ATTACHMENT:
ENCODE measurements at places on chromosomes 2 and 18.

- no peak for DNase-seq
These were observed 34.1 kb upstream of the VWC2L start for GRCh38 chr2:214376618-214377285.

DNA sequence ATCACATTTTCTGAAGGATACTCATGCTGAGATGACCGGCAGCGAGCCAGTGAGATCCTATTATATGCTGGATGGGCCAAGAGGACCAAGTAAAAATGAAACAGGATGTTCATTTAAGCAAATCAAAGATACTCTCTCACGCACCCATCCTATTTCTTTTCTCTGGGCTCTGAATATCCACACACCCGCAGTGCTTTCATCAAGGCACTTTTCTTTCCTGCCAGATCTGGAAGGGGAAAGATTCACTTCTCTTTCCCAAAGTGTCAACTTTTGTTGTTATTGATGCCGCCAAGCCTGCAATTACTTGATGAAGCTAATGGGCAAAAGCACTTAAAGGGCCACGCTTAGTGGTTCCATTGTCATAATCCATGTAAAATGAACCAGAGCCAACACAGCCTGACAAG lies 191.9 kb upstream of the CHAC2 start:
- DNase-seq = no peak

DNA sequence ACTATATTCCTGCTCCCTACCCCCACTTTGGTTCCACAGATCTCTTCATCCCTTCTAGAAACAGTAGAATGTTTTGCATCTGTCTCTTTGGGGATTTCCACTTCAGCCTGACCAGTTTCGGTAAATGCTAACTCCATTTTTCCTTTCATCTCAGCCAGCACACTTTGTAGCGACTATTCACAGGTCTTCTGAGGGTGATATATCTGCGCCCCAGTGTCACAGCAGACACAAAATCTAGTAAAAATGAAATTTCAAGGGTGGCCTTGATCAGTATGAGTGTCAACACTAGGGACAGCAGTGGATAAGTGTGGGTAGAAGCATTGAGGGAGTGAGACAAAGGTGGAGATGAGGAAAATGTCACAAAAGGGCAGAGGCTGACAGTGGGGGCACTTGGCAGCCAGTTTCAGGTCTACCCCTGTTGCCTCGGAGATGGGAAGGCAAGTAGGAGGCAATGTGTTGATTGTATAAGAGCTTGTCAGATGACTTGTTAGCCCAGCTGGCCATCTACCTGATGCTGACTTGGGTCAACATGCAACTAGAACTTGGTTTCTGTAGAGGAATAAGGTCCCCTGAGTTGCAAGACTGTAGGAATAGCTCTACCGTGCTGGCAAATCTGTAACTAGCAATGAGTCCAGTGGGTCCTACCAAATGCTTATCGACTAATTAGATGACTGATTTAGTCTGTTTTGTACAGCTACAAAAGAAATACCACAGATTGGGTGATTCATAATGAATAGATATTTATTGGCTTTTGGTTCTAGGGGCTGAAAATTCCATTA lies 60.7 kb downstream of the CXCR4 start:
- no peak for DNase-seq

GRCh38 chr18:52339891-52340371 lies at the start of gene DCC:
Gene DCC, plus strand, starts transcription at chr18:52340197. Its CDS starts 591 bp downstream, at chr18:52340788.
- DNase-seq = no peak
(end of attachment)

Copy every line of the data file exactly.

ENCODE measurements at places on chromosomes 2 and 18.

- no peak for DNase-seq
These were observed 34.1 kb upstream of the VWC2L start for GRCh38 chr2:214376618-214377285.

DNA sequence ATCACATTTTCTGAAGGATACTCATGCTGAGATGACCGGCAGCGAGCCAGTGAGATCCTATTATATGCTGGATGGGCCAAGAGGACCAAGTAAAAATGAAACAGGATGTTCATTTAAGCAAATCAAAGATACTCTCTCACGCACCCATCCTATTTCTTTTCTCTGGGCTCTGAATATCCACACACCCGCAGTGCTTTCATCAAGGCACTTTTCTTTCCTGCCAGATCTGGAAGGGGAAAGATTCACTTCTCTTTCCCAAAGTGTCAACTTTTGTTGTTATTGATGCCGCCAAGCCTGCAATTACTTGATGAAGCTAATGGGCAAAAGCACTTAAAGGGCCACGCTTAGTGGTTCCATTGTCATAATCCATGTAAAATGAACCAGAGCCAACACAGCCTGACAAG lies 191.9 kb upstream of the CHAC2 start:
- DNase-seq = no peak

DNA sequence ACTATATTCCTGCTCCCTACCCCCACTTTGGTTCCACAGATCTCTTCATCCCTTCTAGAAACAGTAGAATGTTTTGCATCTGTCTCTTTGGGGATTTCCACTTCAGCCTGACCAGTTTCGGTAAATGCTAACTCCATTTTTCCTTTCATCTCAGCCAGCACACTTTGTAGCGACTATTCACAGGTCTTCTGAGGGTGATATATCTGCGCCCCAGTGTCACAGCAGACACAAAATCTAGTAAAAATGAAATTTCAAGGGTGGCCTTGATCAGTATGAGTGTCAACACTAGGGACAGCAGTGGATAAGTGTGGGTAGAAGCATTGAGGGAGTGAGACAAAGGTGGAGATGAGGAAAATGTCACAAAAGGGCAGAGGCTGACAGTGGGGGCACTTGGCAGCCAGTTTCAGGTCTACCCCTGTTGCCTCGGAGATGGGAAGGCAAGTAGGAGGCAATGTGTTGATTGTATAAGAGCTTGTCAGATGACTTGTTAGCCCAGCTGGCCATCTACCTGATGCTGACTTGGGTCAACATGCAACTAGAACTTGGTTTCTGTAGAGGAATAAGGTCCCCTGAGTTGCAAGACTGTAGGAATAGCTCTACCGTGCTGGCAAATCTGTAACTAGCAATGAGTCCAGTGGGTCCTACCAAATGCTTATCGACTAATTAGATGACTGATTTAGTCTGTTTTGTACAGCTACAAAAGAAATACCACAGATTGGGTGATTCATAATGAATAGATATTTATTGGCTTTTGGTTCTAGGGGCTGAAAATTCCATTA lies 60.7 kb downstream of the CXCR4 start:
- no peak for DNase-seq

GRCh38 chr18:52339891-52340371 lies at the start of gene DCC:
Gene DCC, plus strand, starts transcription at chr18:52340197. Its CDS starts 591 bp downstream, at chr18:52340788.
- DNase-seq = no peak